According to a survey on economic insecurity among community college students released last year by the Wisconsin HOPE Lab, one in five students went hungry in the last 30 days due to lack of money and 13 percent were homeless in the last year, despite most of these students having financial aid and jobs.

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While homeless students may have been served by legislation that helps them access support services during their K-12 years, they often fall through the cracks as they get older, which makes it increasingly difficult to attend college. A new report from the Government Accountability Office (GAO) shows just how pervasive and damaging these gaps in support are.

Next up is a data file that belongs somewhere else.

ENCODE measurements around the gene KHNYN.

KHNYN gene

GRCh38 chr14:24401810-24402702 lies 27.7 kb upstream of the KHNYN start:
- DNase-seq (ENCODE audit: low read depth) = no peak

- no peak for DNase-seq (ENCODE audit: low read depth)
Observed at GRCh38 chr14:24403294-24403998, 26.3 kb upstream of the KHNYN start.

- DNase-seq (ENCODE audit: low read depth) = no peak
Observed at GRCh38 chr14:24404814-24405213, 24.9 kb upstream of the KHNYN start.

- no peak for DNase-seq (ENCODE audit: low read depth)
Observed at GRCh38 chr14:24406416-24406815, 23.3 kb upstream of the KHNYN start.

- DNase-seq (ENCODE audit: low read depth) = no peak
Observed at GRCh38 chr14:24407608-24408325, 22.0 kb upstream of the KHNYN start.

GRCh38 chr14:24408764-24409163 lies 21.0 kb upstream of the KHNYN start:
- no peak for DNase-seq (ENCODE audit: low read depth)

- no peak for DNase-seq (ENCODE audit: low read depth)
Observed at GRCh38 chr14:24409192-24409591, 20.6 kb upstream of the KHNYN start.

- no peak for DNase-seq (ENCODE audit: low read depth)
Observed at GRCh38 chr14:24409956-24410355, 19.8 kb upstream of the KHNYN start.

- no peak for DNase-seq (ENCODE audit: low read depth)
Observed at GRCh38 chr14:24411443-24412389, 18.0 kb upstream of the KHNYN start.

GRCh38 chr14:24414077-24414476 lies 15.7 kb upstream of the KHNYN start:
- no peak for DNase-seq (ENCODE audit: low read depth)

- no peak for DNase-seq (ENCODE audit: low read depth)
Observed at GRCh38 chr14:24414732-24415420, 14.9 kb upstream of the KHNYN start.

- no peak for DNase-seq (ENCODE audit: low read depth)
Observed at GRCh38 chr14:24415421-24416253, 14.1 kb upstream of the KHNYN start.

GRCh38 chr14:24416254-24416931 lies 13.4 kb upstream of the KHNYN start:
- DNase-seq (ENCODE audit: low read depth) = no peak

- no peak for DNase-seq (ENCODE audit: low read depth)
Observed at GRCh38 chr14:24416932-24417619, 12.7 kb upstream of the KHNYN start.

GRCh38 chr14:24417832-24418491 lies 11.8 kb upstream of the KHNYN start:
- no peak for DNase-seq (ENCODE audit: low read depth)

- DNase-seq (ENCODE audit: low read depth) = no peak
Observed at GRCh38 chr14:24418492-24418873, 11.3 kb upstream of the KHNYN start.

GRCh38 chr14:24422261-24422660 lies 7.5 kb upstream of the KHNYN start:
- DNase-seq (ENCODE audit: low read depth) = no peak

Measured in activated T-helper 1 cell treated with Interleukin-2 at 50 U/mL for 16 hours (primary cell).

Kassidy Suarez, 22, a trans woman, pictured above, was rejected by her family as a teenager. She dropped out of school and became homeless. Thanks to Project SAFE, she now has housing, counseling, and is getting her GED. CREDIT: Lynne Sladky
Kassidy Suarez, 22, a trans woman, pictured above, was rejected by her family as a teenager. She dropped out of school and became homeless. Thanks to Project SAFE, she now has housing, counseling, and is getting her GED. CREDIT: Lynne Sladky

How unnecessary paperwork leaves homeless students behind

One of the biggest hurdles facing homeless youth who want to attend college is the same one that Jack faced: the need to document their homelessness.

In order to receive aid, homeless students have to provide this documentation every year they are attending college. According to the GAO report, it’s unlikely that a homeless student’s financial picture will radically change while they are in school, so students must overcome this hurdle every year. Some financial aid officers even put students in a situation where they are asked to “justify” their homelessness, a process that can leave them feeling ashamed and dissuades them continuing with the verification process.